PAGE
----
How to trim a box hedge – expert tips to neaten up your hedges this summer

The experts also reveal when to trim your box hedge and how to support future growth

Box hedge in garden
(Image credit: Future PLC)

If a box hedge is your chosen way to divide your garden over other fence ideas or garden edging ideas, you might have noticed that your hedge have gone through a growth spurt thanks to the summer rain and sunshine and is overdue a trim.

‘Box hedges are one of the most traditional hedging plants. Being a slow-growing hedge species means that they are great at keeping their shape but require slightly more maintenance than an informal hedge,’ says Gtech’s Gardening Enthusiast Lucy Rhead.

‘Box hedges look amazing, but are often difficult to look after without expert knowledge or advice,’ reveals Steve Chilton, garden expert at LeisureBench. Because of this many look to professionals to help trim their box hedges and other shaped topiaries. However, you can do it yourself.

William Mitchell, owner of Sutton Manor Nursery, echoes this sentiment. ‘It is possible to cut box hedges with either shears or a hedge trimmer. Avoid using secateurs as they are slower, and it’s harder to keep the hedges level.’

While Paul Hicks, Product and Marketing Manager at STIHL GB, reveals ‘getting the perfect shape is much easier when using the right technique.’

So, here is our step-by-step guide for trimming a box hedge.

Box hedge in garden

(Image credit: Future PLC)

How to trim a box hedge

‘While it may seem daunting, maintaining a hedge is fairly straightforward, as you only need limited tools,’ Lucy reveals.

‘A good pair of hand shears will help you to trim the smaller untidy shrubs and branches within your hedge. When it comes to electrical tools, a lightweight hedge trimmer is best. This will ensure you can easily reach up to the top of the hedge and that you can cut in wide sweeping motions without your arms tiring.’

It is important, however, to keep whichever tool or tools you plan to use sharp and well-lubricated, ‘as a dull blade will not only leave a frayed finish to your hedge but can also be dangerous to use,’ Lucy adds.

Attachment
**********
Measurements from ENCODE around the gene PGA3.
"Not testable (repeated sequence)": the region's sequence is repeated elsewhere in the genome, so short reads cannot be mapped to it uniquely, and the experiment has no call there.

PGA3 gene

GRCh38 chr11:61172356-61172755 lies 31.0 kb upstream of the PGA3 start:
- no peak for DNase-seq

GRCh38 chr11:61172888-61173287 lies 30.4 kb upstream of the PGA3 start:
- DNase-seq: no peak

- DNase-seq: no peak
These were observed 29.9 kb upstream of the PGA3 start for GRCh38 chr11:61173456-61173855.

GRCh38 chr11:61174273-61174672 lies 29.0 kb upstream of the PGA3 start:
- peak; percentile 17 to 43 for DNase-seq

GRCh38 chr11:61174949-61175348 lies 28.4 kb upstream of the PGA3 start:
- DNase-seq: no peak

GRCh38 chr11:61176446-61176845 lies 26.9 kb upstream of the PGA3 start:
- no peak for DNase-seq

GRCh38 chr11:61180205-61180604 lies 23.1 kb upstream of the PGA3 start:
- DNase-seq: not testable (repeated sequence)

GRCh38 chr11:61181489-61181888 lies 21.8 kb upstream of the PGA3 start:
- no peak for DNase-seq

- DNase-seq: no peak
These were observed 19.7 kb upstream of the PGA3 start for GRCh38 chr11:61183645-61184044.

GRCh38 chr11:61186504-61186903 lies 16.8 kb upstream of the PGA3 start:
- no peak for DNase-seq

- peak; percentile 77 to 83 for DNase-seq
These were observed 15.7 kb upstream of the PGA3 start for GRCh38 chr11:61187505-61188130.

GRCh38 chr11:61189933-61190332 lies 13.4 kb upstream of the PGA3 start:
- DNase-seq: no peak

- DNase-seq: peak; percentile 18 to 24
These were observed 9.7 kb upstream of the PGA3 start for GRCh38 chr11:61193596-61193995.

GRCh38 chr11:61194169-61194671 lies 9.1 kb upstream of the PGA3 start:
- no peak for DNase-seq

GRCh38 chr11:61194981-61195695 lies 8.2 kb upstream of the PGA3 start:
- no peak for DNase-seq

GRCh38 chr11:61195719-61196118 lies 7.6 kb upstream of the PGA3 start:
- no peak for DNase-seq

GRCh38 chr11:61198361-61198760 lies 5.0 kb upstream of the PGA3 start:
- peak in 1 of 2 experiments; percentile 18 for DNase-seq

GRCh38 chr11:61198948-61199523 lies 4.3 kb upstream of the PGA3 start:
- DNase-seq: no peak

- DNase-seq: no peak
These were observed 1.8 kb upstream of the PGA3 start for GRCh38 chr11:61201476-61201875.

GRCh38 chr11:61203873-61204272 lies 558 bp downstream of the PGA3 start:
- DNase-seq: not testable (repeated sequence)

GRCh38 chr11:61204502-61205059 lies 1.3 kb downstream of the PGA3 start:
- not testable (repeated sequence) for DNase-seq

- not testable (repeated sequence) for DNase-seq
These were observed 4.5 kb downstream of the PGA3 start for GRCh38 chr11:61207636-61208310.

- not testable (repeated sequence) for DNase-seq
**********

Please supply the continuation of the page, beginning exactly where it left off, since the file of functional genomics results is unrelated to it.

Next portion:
Box hedge in garden

(Image credit: Future PLC)

What you’ll need

Step-by-step guide

1. Measure and determine the height of your box hedge

‘Nobody wants a wonky hedge on their drive or in the garden, so it is super important to know how to mark the desired shape of your hedge before starting,’ Lucy proffers. You'll also want to make sure that you protect your eyes and hands when trimming your box hedge, which is why we recommend putting on safety goggles and gloves before you begin.

Once you’ve determined the desired height for your hedge, ‘a top tip is to put wooden stakes into the ground and attach a piece of string to them about a centimetre below your desired height. Then simply take your hedge trimmer and cut, keeping the blade parallel, above that line,’ Lucy explains.

Using this method will ensure a straight and even cut to your hedge.

Box hedge in garden

(Image credit: Future PLC)

2. Start at the top of the hedge

‘It’s beneficial to begin trimming at the top of the hedge, using the string as a reference point to maintain a consistent height,’ clarifies William.

‘Make slow and steady cuts if you aren’t as confident with the equipment and task at hand, moving along the length of the hedge. Trimming small sections slowly will help you to ensure control and accuracy.’

3. Move onto the sides

Once you’ve successfully trimmed the top of the hedge, you can move onto the sides as well as the front and back of the box hedge.

‘Use the existing shape as a guide or create a new shape by cutting at an angle and make sure the sides are slightly narrower at the top, allowing sunlight to reach the lower branches and promote even growth,’ William recommends.

Trim the front and back to give the box hedge a neat and uniform appearance. Much like how you started with the top of the hedge, when you go to trim the sides start from the highest point and work your way down. Take your time to ensure your box hedge is the correct shape.